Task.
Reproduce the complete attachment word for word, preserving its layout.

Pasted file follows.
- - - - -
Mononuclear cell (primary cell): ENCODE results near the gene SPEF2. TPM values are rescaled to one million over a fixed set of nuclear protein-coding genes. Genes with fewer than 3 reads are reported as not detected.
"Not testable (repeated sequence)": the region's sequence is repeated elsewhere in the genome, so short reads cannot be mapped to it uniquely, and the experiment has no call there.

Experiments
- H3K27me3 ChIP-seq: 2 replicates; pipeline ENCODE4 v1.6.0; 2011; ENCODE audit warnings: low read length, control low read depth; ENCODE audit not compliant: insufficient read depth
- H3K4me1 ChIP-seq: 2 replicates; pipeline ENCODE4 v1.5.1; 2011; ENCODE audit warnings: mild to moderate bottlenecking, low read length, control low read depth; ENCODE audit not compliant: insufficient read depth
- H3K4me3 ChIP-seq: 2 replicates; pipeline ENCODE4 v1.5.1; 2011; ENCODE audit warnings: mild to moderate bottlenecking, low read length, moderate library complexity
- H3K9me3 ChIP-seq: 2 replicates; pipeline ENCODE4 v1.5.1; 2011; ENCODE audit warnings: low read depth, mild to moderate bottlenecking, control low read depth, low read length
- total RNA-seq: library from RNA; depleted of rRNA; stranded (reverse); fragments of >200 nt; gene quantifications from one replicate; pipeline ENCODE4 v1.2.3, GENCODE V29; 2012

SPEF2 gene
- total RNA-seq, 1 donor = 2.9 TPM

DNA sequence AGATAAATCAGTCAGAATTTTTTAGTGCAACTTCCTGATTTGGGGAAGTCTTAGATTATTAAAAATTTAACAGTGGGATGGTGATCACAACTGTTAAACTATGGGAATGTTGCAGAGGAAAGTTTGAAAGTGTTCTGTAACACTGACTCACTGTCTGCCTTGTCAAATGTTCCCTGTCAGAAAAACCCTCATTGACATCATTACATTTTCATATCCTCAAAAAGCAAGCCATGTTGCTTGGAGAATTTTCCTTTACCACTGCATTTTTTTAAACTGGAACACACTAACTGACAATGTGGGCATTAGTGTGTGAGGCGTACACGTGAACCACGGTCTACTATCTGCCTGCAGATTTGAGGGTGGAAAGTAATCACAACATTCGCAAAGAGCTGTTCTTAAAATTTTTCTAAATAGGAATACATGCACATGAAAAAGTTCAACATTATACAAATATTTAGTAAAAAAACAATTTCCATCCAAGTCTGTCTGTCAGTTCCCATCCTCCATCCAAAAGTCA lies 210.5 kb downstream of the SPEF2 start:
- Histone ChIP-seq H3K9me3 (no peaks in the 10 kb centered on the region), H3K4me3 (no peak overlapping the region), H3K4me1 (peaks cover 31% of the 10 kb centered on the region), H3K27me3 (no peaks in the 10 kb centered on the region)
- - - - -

Mononuclear cell (primary cell): ENCODE results near the gene SPEF2. TPM values are rescaled to one million over a fixed set of nuclear protein-coding genes. Genes with fewer than 3 reads are reported as not detected.
"Not testable (repeated sequence)": the region's sequence is repeated elsewhere in the genome, so short reads cannot be mapped to it uniquely, and the experiment has no call there.

Experiments
- H3K27me3 ChIP-seq: 2 replicates; pipeline ENCODE4 v1.6.0; 2011; ENCODE audit warnings: low read length, control low read depth; ENCODE audit not compliant: insufficient read depth
- H3K4me1 ChIP-seq: 2 replicates; pipeline ENCODE4 v1.5.1; 2011; ENCODE audit warnings: mild to moderate bottlenecking, low read length, control low read depth; ENCODE audit not compliant: insufficient read depth
- H3K4me3 ChIP-seq: 2 replicates; pipeline ENCODE4 v1.5.1; 2011; ENCODE audit warnings: mild to moderate bottlenecking, low read length, moderate library complexity
- H3K9me3 ChIP-seq: 2 replicates; pipeline ENCODE4 v1.5.1; 2011; ENCODE audit warnings: low read depth, mild to moderate bottlenecking, control low read depth, low read length
- total RNA-seq: library from RNA; depleted of rRNA; stranded (reverse); fragments of >200 nt; gene quantifications from one replicate; pipeline ENCODE4 v1.2.3, GENCODE V29; 2012

SPEF2 gene
- total RNA-seq, 1 donor = 2.9 TPM

DNA sequence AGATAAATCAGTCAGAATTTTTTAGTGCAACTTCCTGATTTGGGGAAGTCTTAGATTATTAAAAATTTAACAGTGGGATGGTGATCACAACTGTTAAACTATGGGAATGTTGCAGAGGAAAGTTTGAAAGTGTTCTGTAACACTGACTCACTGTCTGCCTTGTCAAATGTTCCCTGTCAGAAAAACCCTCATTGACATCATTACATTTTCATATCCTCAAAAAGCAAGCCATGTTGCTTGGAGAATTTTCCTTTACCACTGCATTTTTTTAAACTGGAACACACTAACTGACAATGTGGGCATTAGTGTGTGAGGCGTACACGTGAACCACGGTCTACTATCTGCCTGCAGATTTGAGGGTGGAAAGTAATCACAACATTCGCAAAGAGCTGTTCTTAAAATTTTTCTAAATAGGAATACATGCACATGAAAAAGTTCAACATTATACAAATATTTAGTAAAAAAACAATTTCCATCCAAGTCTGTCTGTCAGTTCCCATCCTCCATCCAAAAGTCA lies 210.5 kb downstream of the SPEF2 start:
- Histone ChIP-seq H3K9me3 (no peaks in the 10 kb centered on the region), H3K4me3 (no peak overlapping the region), H3K4me1 (peaks cover 31% of the 10 kb centered on the region), H3K27me3 (no peaks in the 10 kb centered on the region)